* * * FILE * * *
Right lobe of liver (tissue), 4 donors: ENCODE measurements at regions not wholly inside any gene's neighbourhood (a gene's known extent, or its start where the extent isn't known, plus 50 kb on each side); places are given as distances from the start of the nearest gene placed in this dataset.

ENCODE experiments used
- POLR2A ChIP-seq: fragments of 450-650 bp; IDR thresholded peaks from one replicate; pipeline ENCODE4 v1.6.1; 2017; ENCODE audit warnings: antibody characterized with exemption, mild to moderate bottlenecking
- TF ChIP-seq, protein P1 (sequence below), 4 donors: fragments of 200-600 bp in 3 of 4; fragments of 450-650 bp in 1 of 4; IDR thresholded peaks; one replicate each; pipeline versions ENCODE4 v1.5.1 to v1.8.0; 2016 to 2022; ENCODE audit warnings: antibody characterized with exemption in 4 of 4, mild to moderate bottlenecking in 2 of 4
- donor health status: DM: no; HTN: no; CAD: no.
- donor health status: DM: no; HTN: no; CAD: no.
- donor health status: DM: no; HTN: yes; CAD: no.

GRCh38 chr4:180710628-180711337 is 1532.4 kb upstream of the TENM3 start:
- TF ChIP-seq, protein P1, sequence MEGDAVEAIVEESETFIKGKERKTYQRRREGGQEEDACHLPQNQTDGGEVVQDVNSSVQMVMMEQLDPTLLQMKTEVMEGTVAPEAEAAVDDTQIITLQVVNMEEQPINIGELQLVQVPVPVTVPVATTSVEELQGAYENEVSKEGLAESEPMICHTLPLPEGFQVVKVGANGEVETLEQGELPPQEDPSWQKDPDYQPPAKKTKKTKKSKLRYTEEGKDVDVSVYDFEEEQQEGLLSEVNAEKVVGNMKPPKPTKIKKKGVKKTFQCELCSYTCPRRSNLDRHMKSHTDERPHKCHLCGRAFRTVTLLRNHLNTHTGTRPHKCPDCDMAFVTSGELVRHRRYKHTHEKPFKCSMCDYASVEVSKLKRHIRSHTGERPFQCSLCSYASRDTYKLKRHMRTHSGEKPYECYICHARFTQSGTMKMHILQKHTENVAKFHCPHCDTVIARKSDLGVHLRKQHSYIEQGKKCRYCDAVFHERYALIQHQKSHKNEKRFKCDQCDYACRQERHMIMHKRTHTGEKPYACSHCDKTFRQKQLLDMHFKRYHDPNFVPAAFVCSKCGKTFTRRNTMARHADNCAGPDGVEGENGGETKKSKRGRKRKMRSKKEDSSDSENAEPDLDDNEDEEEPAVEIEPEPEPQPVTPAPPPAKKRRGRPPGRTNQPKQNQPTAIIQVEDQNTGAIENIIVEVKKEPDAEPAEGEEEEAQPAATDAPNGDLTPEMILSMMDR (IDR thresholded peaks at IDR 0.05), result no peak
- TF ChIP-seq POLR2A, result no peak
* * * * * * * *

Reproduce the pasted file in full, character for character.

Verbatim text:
Right lobe of liver (tissue), 4 donors: ENCODE measurements at regions not wholly inside any gene's neighbourhood (a gene's known extent, or its start where the extent isn't known, plus 50 kb on each side); places are given as distances from the start of the nearest gene placed in this dataset.

ENCODE experiments used
- POLR2A ChIP-seq: fragments of 450-650 bp; IDR thresholded peaks from one replicate; pipeline ENCODE4 v1.6.1; 2017; ENCODE audit warnings: antibody characterized with exemption, mild to moderate bottlenecking
- TF ChIP-seq, protein P1 (sequence below), 4 donors: fragments of 200-600 bp in 3 of 4; fragments of 450-650 bp in 1 of 4; IDR thresholded peaks; one replicate each; pipeline versions ENCODE4 v1.5.1 to v1.8.0; 2016 to 2022; ENCODE audit warnings: antibody characterized with exemption in 4 of 4, mild to moderate bottlenecking in 2 of 4
- donor health status: DM: no; HTN: no; CAD: no.
- donor health status: DM: no; HTN: no; CAD: no.
- donor health status: DM: no; HTN: yes; CAD: no.

GRCh38 chr4:180710628-180711337 is 1532.4 kb upstream of the TENM3 start:
- TF ChIP-seq, protein P1, sequence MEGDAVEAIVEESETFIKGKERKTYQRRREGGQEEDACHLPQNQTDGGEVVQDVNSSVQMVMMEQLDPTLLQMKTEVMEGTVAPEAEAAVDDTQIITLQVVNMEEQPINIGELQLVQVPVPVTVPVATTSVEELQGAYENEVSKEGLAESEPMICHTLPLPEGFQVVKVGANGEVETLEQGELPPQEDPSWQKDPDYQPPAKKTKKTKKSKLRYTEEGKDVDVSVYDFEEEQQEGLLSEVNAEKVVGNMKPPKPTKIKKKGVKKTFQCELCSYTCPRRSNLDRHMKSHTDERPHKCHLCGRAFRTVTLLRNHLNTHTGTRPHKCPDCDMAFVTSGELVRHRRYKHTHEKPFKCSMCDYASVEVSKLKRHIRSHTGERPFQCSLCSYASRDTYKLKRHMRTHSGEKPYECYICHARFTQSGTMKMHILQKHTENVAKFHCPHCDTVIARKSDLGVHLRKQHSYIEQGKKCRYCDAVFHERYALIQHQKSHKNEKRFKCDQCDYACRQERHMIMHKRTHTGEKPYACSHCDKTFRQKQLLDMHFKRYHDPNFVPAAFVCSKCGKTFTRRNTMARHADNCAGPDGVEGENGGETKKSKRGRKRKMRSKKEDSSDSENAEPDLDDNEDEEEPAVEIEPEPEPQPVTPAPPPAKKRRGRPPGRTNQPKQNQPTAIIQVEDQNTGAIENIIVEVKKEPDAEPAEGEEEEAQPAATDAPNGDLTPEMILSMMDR (IDR thresholded peaks at IDR 0.05), result no peak
- TF ChIP-seq POLR2A, result no peak